Jerusalem. Oct. 6, 1973. The Yom Kippur War had shattered the peace of the holy day. A time for fasting and worship had become one of angst and fear, and many were forced to leave the sanctity of the synagogue for the horror of the battlefield.
Our family of two adults and four young children were living on French Hill, on the slopes of Mt. Scopus near the Hebrew University and Hadassah Hospital. As New Jerseyans, we had known of war only from reading and watching TV, but never firsthand. Now we were sitting in the bomb shelter joining the argument about whether it was halachically acceptable to turn on the radio on a yom tov to find out why the sirens were blaring. When we eventually switched it on and heard military sounding music we knew with certainty that we were at war.
But the point of this tale is to tell you what happened the very next day, Oct. 7, the day after the Yom Kippur War broke out; this was memorable and truly unbelievable. With so many suddenly away from home on the front lines, with neighbors trying to wrap their heads around the news, the very next day, all the sukkot went up. Walking through the neighborhood one saw sukkot. And more sukkot. A sea of sukkot. I almost felt that God had built them Himself.
We now know that the war was eventually won, though with a crushing loss of life. We also know that Judaism triumphs over enemy attacks and that holidays stop for no one, not for invasions nor military call-ups.
Since then we have spent many Sukkot in Israel, but last year was the first time that we decided to build our own sukkah there. Actually, it was necessary. We were having a houseful of guests for the chag and they needed to eat in the sukkah, three meals a day.
Israel in October is the perfect time for the holiday. The smothering heat is gone and the rains are still a few weeks away. Cool breezes and refreshing air make eating in the sukkah a delight.
New Jersey, on the other hand, invariably seems to be inundated with rain this time of year. I joke that I’m doing a rain dance as we put the finishing touches on our sukkah in West Orange, as daily rain seems de rigueur. And, mind you, our little temporary home, our booth, has no real roof. Schach, the natural material that covers the sukkah, does not prevent raindrops from bouncing on your table, your food, your head. It can be miserable.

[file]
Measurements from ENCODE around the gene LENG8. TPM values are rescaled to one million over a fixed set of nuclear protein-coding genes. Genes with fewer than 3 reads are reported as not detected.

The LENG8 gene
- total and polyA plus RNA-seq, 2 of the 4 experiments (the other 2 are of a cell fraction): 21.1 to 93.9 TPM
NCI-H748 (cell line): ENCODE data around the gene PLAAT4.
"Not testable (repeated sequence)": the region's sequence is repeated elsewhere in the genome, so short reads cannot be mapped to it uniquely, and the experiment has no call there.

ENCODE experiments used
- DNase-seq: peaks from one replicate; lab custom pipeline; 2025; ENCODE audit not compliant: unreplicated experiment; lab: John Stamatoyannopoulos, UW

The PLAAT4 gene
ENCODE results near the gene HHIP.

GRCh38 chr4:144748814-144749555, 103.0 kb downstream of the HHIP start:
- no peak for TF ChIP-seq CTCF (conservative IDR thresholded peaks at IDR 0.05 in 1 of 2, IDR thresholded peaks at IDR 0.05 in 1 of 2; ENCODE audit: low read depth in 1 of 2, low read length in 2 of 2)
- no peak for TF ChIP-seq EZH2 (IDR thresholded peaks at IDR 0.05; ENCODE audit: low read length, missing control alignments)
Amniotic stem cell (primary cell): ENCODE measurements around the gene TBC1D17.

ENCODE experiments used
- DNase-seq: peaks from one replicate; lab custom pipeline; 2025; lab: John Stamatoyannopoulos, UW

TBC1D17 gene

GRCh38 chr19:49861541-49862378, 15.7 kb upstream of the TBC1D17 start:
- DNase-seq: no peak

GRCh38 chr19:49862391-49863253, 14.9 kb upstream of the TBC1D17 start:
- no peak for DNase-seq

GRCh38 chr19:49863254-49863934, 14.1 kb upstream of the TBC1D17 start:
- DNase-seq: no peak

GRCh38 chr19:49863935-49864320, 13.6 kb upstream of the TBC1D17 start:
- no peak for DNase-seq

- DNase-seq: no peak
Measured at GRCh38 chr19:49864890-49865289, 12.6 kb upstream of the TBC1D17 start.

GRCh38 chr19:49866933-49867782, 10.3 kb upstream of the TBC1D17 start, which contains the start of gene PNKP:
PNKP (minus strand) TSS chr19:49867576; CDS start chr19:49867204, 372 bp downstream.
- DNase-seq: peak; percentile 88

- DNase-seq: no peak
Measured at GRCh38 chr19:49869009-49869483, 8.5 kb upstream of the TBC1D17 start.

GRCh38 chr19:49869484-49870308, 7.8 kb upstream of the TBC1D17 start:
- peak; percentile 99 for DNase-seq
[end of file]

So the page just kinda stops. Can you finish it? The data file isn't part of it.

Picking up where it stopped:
So we joyfully anticipated our family’s first sukkah in Herzliya.
First, lots of logistics. Where would we put it? We have a small terrace which is not nearly large enough nor is the location permissible according to Jewish law. No good. Instead, we zeroed in on the grassy knoll next to the parking lot. But would the neighbors, virtually all secular, be OK with that?
We put up a sign, asking if anyone wanted to join us in building and using a sukkah. No objections and one positive response, from Nino.
Nino is a Jew from Libya. He knows everyone in town. It’s a big town — a city really — and yet, everyone knows Nino. In Herzliya, he’s larger than life.
Nino wanted to help us build our hut. He knew where to get the supplies and he solved the major problem of a power source for our string of lights: His apartment was on a low floor so that the wires could run from his kitchen to the sukkah. We supplied the timer.
So Nino and our little crew put up the frame. The next day Nino pulled up with his truck, laden with schach — abundant, fresh-smelling leafy branches. He’s a giant of a man, and within seconds he had the schach resting comfortably and firmly on top of the sukkah. Way to go, Nino.
After we carried the tables and chairs inside we discussed the scheduling. Some evenings we would be hosting 20 people. How could we coordinate our meals so that Nino, his family, and friends could use and enjoy the sukkah without interference?
As it turned out, Nino had no intention of eating any meals in the sukkah. Not even sipping a glass of wine. For Nino, the act of building the sukkah was, in itself, the mitzvah.
And so it was.